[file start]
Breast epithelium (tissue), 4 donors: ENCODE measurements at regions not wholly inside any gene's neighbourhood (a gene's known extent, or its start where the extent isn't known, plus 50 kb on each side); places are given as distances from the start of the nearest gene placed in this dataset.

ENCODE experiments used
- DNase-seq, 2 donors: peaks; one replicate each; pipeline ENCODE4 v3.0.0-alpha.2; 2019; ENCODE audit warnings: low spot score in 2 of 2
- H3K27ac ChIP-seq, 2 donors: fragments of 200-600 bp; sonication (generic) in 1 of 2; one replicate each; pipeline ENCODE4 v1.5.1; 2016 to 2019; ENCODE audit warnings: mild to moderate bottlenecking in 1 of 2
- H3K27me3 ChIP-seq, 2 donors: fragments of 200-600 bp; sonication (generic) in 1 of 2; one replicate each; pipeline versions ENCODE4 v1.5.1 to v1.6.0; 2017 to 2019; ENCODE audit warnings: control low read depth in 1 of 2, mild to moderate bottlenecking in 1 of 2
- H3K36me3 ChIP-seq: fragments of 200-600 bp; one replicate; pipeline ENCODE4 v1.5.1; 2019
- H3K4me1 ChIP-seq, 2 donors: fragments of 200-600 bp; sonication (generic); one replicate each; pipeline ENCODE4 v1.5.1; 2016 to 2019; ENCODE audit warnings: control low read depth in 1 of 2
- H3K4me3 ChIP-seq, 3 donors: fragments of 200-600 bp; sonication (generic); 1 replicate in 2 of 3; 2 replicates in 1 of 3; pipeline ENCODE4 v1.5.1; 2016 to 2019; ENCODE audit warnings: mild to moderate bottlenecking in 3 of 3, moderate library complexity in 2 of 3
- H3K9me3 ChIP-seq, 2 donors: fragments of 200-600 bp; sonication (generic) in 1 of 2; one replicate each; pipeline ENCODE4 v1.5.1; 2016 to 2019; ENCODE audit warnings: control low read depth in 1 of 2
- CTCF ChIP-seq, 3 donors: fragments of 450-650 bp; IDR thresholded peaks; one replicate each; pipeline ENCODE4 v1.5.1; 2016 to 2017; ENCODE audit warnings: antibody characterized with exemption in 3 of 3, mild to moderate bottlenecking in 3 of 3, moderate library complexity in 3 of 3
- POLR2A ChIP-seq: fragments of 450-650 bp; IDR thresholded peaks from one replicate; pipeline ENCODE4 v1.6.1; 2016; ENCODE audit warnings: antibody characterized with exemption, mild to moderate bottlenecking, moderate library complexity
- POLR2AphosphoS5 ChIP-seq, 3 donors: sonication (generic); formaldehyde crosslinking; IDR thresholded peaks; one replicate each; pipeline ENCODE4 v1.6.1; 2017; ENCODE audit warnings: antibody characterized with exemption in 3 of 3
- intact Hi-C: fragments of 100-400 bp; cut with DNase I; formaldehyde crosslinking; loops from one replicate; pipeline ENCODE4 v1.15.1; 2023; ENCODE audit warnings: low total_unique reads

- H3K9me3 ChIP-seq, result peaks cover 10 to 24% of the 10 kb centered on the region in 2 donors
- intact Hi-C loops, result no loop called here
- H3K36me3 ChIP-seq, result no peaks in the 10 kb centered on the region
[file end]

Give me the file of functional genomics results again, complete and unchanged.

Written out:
Breast epithelium (tissue), 4 donors: ENCODE measurements at regions not wholly inside any gene's neighbourhood (a gene's known extent, or its start where the extent isn't known, plus 50 kb on each side); places are given as distances from the start of the nearest gene placed in this dataset.

ENCODE experiments used
- DNase-seq, 2 donors: peaks; one replicate each; pipeline ENCODE4 v3.0.0-alpha.2; 2019; ENCODE audit warnings: low spot score in 2 of 2
- H3K27ac ChIP-seq, 2 donors: fragments of 200-600 bp; sonication (generic) in 1 of 2; one replicate each; pipeline ENCODE4 v1.5.1; 2016 to 2019; ENCODE audit warnings: mild to moderate bottlenecking in 1 of 2
- H3K27me3 ChIP-seq, 2 donors: fragments of 200-600 bp; sonication (generic) in 1 of 2; one replicate each; pipeline versions ENCODE4 v1.5.1 to v1.6.0; 2017 to 2019; ENCODE audit warnings: control low read depth in 1 of 2, mild to moderate bottlenecking in 1 of 2
- H3K36me3 ChIP-seq: fragments of 200-600 bp; one replicate; pipeline ENCODE4 v1.5.1; 2019
- H3K4me1 ChIP-seq, 2 donors: fragments of 200-600 bp; sonication (generic); one replicate each; pipeline ENCODE4 v1.5.1; 2016 to 2019; ENCODE audit warnings: control low read depth in 1 of 2
- H3K4me3 ChIP-seq, 3 donors: fragments of 200-600 bp; sonication (generic); 1 replicate in 2 of 3; 2 replicates in 1 of 3; pipeline ENCODE4 v1.5.1; 2016 to 2019; ENCODE audit warnings: mild to moderate bottlenecking in 3 of 3, moderate library complexity in 2 of 3
- H3K9me3 ChIP-seq, 2 donors: fragments of 200-600 bp; sonication (generic) in 1 of 2; one replicate each; pipeline ENCODE4 v1.5.1; 2016 to 2019; ENCODE audit warnings: control low read depth in 1 of 2
- CTCF ChIP-seq, 3 donors: fragments of 450-650 bp; IDR thresholded peaks; one replicate each; pipeline ENCODE4 v1.5.1; 2016 to 2017; ENCODE audit warnings: antibody characterized with exemption in 3 of 3, mild to moderate bottlenecking in 3 of 3, moderate library complexity in 3 of 3
- POLR2A ChIP-seq: fragments of 450-650 bp; IDR thresholded peaks from one replicate; pipeline ENCODE4 v1.6.1; 2016; ENCODE audit warnings: antibody characterized with exemption, mild to moderate bottlenecking, moderate library complexity
- POLR2AphosphoS5 ChIP-seq, 3 donors: sonication (generic); formaldehyde crosslinking; IDR thresholded peaks; one replicate each; pipeline ENCODE4 v1.6.1; 2017; ENCODE audit warnings: antibody characterized with exemption in 3 of 3
- intact Hi-C: fragments of 100-400 bp; cut with DNase I; formaldehyde crosslinking; loops from one replicate; pipeline ENCODE4 v1.15.1; 2023; ENCODE audit warnings: low total_unique reads

- H3K9me3 ChIP-seq, result peaks cover 10 to 24% of the 10 kb centered on the region in 2 donors
- intact Hi-C loops, result no loop called here
- H3K36me3 ChIP-seq, result no peaks in the 10 kb centered on the region